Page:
Scorsese's Hugo is for discerning children only

Hugo (PG)

Directed by Martin Scorsese.


A kids' movie by Martin Scorsese? Yes and no. Hugo is the first movie directed by Martin Scorsese that kids can go see, but it's not simply a kids' movie in the usual sense of that term. Or, put another way, it's a kids' movie for discerning kids. As such, it's one of the greatest PG movies ever made and a visual delight from start to finish. And, yes, it's in 3-D.

The 3-Dness of the film is key to its success. Because the story ultimately involves the history of cinema in the figure of real-life film pioneer George Méliès (Ben Kingsley), the use of 3-D is thematic as well as technical: 3-D perfectly suits the films Mélies made, as we seem them here, and the new technique makes an entertaining commentary on that old film buff canard about how viewers of the first film by the Lumière brothers, Train Arriving at the Station, screamed at the illusion that the train was coming into the theater. 3-D restores a bit of that suspension of disbelief to our jaded optic nerves. One of my favorite moments is the close-up of the Station Inspector (Sacha Baron Cohen) leaning in to question Hugo (Asa Butterfield). Cohen's face seems to penetrate our space in a discomfiting way.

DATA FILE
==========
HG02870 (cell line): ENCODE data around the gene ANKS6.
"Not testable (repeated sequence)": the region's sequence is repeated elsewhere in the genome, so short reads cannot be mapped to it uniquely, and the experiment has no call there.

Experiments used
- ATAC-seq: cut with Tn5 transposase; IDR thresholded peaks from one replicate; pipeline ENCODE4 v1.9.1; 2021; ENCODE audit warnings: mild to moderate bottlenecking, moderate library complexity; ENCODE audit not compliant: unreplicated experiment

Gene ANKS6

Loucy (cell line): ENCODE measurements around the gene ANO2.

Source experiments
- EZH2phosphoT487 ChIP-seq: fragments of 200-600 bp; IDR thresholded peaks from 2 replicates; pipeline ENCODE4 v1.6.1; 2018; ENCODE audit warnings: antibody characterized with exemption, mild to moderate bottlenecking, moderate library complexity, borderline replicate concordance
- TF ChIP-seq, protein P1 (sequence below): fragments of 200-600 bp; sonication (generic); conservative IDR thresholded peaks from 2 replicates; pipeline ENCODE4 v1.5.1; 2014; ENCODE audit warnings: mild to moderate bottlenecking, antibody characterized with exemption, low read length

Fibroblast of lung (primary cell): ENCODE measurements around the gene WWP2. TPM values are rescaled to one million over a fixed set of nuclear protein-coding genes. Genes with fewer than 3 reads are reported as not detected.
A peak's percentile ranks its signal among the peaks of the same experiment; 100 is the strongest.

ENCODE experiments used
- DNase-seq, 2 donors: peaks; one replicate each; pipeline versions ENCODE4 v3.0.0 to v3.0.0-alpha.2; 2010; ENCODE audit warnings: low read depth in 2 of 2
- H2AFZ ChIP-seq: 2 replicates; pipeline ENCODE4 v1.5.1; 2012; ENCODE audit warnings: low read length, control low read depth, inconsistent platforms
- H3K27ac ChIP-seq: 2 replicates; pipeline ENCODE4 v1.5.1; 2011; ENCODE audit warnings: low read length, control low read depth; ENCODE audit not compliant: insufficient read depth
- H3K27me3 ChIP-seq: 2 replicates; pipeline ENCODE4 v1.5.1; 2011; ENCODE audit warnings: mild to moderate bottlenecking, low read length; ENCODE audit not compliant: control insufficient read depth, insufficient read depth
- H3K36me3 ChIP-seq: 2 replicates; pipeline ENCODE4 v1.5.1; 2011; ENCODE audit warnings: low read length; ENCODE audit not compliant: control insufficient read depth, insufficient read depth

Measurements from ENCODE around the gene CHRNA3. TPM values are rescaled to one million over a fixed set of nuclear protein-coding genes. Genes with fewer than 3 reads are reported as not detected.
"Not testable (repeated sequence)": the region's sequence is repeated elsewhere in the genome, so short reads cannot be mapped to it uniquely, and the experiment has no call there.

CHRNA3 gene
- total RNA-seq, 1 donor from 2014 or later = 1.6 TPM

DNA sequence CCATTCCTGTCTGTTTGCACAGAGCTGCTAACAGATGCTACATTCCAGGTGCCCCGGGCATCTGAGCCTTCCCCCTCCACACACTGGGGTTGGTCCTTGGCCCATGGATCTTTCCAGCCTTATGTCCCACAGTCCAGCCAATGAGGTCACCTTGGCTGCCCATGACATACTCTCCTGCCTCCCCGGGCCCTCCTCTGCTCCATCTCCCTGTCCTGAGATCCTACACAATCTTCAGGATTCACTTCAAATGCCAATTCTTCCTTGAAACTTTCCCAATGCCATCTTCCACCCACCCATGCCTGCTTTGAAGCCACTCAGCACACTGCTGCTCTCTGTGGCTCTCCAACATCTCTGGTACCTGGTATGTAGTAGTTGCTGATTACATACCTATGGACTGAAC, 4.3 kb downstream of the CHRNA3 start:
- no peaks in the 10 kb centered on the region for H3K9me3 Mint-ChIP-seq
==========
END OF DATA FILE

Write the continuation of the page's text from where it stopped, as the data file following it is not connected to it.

The performances have a lot more gravitas and subtlety than is often the case in kids' fare. Kingsley wears a tragic, bitter air as the toy shop owner, Papa Georges, that Méliès becomes; as Hugo, Butterfield is thoroughly watchable; a lonely orphan living in the clockworks of a train station, he communicates much without words, in the best traditions of silent screen acting. The same goes for Cohen, who finds the right blend of comedy, dignity and ferocity. As Isabelle, the new companion who helps Hugo, Chloë Grace Moretz is sweet-faced and trusting. There's fine support from Helen McCrory, as Méliès's wife who blooms into beauty when her husband's film legacy is resurrected, and from Jude Law, as Hugo's clock-making and automaton-repairing father.

The automaton is Hugo's father's legacy to the boy, and Hugo's desire to repair it sets off much of what happens, but it's also a wonderful figure for the magic of made things— whether clocks, cameras, trains, or films, all of which are poeticized by the director's love for the inventions that make modern life possible. The need to fix what is broken has physical and emotional connotations and the film manages to play upon both with classic film deftness, rather than descending to sentimental schmaltz.

Visually stunning, endlessly fun to watch, Hugo is a masterpiece of benign adventure, about the growth that comes from trusting one's best instincts. The film is a delightful holiday gift from Scorsese to lovers of movies. If you care about cinema, go see it on the big screen in 3-D, and be prepared to enter a child's world of wonder.

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